John Gardner pleads guilty to murdering King and Dubois


City News Service

A convicted sex offender pleaded guilty Friday to killing a 17-year-old Poway High School senior and a 14-year-old Escondido High School freshman, and he was expected to be sentenced to two consecutive life prison terms without the possibility of parole.

John Albert Gardner III, 31, also faces an additional 33 years to life in prison for assaulting a woman Dec. 27.

Gardner, whose plea spares him from a possible death sentence, is scheduled to be sentenced June 1. His plea also bars him from filing an appeal of his conviction and sentence.

Gardner admitted attacking, raping and killing 17-year-old Chelsea King, who disappeared after going for a run Feb. 25 at Rancho Bernardo Community Park. The avid runner and straight-A student’s body was discovered five days later in a shallow grave near a tributary of nearby Lake Hodges — not far from Gardner’s mother’s home.

The defendant admitted attacking King while she was jogging, taking her to a remote area where he raped and strangled her and buried her in a shallow grave.

Gardner admitted that he killed King within an hour of attacking her.

He also admitted killing 14-year-old Amber Dubois, who vanished while walking to Escondido High School in February 2009. Her skeletal remains were found last month in Pala.

Gardner admitted taking Dubois to Pala, where he raped and stabbed her before burying her in a shallow grave. The defendant said he killed Dubois with 90 minutes of his initial contact with her.

The defendant also pleaded guilty to sexually assaulting a woman in Rancho Bernardo Community Park last Dec. 27.

Gardner entered his guilty pleas moments after prosecutors charged him with Dubois’ murder and rape.

Before the defendant entered his pleas, Superior Court Judge David Danielsen informed Gardner that he would be spending the rest of his life in prison. Gardner will also be deemed a sexually violent predator. the judge told him.

Defense attorneys Michael Popkins and Mel Epley refused comment after the court hearing, but District Attorney Bonnie Dumanis briefed reporters on the reason Gardner was allowed to plead guilty.

“The murders of Chelsea King and Amber Dubois have shaken the collective soul of our community and beyond,” she said.

Dumanis said that on March 5, three days after Gardner was arraigned on charges he murdered King, the defendant led authorities to Dubois’ body.

The only promise made to Gardner, Dumanis said, was that the information could not be used against him in court.

No other evidence, including DNA, was found to tie Gardner to Dubois’ murder, and prosecutors knew they couldn’t make a case against the defendant, Dumanis said.

She said the death penalty was still on the table in the King case, but recently Gardner offered to plead guilty to both murders and admitted killing both girls and assaulting the woman in Rancho Bernardo Park.

“By accepting this guilty plea, we are obtaining a conviction for the murder of Amber that we would not otherwise have been able to obtain,” Dumanis said.

Both the King and Dubois families agreed that accepting the defendant’s offer to plead guilty was the best solution that could be attained, the district attorney said.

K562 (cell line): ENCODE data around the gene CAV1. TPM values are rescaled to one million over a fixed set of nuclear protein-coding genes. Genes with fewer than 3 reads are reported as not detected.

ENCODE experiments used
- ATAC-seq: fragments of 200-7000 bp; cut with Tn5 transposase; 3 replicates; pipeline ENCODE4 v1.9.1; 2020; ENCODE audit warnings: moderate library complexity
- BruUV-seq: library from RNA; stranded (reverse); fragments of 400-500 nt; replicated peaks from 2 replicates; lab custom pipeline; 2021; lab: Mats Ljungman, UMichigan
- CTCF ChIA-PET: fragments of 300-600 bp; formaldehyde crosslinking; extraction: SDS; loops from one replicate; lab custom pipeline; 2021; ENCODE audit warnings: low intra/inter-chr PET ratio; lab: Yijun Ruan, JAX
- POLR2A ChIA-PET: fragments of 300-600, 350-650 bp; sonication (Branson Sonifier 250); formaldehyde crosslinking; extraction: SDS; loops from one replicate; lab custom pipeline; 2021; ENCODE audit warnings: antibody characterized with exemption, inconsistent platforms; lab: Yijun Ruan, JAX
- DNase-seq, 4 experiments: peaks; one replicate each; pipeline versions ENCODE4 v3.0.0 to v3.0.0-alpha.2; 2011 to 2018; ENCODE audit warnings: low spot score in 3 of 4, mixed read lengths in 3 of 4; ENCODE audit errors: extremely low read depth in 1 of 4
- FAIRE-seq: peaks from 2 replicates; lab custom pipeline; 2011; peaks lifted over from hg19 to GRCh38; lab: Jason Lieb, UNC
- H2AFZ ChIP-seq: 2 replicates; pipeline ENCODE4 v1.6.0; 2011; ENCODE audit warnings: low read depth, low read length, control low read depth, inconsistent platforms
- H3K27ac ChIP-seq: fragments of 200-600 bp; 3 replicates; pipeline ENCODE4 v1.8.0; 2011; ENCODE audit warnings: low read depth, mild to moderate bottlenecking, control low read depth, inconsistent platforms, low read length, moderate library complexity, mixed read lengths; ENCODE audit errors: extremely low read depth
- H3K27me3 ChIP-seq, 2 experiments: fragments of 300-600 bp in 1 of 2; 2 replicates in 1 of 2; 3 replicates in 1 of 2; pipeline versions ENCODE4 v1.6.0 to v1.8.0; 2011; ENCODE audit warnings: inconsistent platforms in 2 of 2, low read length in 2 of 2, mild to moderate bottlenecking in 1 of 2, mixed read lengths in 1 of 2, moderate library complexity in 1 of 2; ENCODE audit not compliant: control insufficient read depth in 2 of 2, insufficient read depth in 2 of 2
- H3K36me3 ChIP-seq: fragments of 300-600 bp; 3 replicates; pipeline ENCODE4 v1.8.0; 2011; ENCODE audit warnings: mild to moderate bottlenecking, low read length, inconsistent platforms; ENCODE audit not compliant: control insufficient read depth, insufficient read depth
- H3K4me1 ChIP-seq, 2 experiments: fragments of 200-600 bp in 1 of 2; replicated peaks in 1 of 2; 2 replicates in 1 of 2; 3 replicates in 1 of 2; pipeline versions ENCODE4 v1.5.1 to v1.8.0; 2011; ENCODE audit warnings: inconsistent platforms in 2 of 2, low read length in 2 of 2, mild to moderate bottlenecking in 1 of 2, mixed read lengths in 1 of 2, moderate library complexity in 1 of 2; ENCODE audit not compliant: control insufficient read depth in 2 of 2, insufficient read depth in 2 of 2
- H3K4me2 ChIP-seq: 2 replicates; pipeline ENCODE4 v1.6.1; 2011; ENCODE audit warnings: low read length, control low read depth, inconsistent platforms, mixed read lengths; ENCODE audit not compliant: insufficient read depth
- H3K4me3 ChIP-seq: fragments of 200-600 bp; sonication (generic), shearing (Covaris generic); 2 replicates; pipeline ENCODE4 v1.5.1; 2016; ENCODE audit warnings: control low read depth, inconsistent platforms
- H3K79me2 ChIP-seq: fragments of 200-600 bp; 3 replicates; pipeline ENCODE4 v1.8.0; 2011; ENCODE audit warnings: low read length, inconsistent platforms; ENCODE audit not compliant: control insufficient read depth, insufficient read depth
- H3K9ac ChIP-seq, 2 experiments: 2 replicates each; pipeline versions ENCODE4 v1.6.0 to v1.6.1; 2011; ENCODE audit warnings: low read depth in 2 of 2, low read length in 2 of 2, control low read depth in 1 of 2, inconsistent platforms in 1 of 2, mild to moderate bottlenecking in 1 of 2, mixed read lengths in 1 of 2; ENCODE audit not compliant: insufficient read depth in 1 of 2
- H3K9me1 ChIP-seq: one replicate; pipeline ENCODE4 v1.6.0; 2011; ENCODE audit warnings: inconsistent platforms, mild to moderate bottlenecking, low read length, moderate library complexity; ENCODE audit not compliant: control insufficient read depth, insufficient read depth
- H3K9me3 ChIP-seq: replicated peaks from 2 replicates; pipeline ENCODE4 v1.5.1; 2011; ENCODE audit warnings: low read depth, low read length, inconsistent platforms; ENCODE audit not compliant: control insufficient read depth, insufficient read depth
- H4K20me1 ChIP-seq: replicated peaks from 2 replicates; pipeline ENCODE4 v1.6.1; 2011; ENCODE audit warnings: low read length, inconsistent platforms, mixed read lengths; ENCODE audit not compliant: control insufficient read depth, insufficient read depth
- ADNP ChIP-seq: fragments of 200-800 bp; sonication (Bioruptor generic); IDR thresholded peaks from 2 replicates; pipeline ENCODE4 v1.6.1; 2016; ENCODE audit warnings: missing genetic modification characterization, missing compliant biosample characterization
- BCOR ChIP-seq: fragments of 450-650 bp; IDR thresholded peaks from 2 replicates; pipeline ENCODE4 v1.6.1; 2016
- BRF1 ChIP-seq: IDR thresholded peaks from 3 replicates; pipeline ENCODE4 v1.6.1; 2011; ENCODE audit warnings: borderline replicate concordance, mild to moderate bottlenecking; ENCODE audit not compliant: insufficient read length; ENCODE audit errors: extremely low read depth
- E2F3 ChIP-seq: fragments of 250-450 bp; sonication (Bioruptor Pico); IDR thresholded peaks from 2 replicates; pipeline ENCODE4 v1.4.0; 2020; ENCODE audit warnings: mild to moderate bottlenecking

“We do know that a sentence of life without the possibility of parole means the defendant will die in prison,’' Dumanis said.

Maurice Dubois, Amber’s father, thanked everyone in law enforcement who worked to find his daughter for more than a year.

“As you can imagine, this turn of events in the case came as a surprise to us when we were informed about the details yesterday,” he said. “As a parent, I am thankful for the work put forth by the D.A.'s office and the defense team in coming forth with a resolution in the case and allowing us to have justice and closure for Amber’s case.’'

Brent King, Chelsea’s father, also made a brief statement to reporters.

“We stand here because of a despicable, evil act committed against our beautiful daughter, Chelsea, committed against our family and committed against our community,’' he said.

“The decision whether to give our blessing to the district attorney’s proposal was torturous,” King said. “While our unequivocal first choice is the death penalty, we acknowledge that in California that penalty has become an empty promise.”

King said a multi-year court proceeding would have had a destructive effect on their 13-year-old son, Tyler.

The father also said his family’s acceptance of the plea allowed them to help the grieving Dubois family.

“The Dubois family has been through unthinkable hell the past 14 months,” Brent King said. “We couldn’t imagine the confession to Amber’s murder never seeing the light of day, leaving an eternal question mark.”

King said now that there will be no trial, his family can move forward and bring about changes in the law to protect children.

“There is nothing satisfying about this moment,” he said. “It is only one more unbearably painful day that we will have to carry in our memory as long as we live.’'

In 2000, Gardner was sentenced to six years in prison after pleading guilty to assaulting a 13-year-old girl at his mother’s home. He was released after five years.

The District Attorney’s Office said it offered Gardner a plea deal in that case to spare his young victim from testifying at trial. The offer came despite a psychiatrist’s recommendation that Gardner receive the maximum sentence of 30 years in prison because he showed no remorse and would continue to be a threat to children.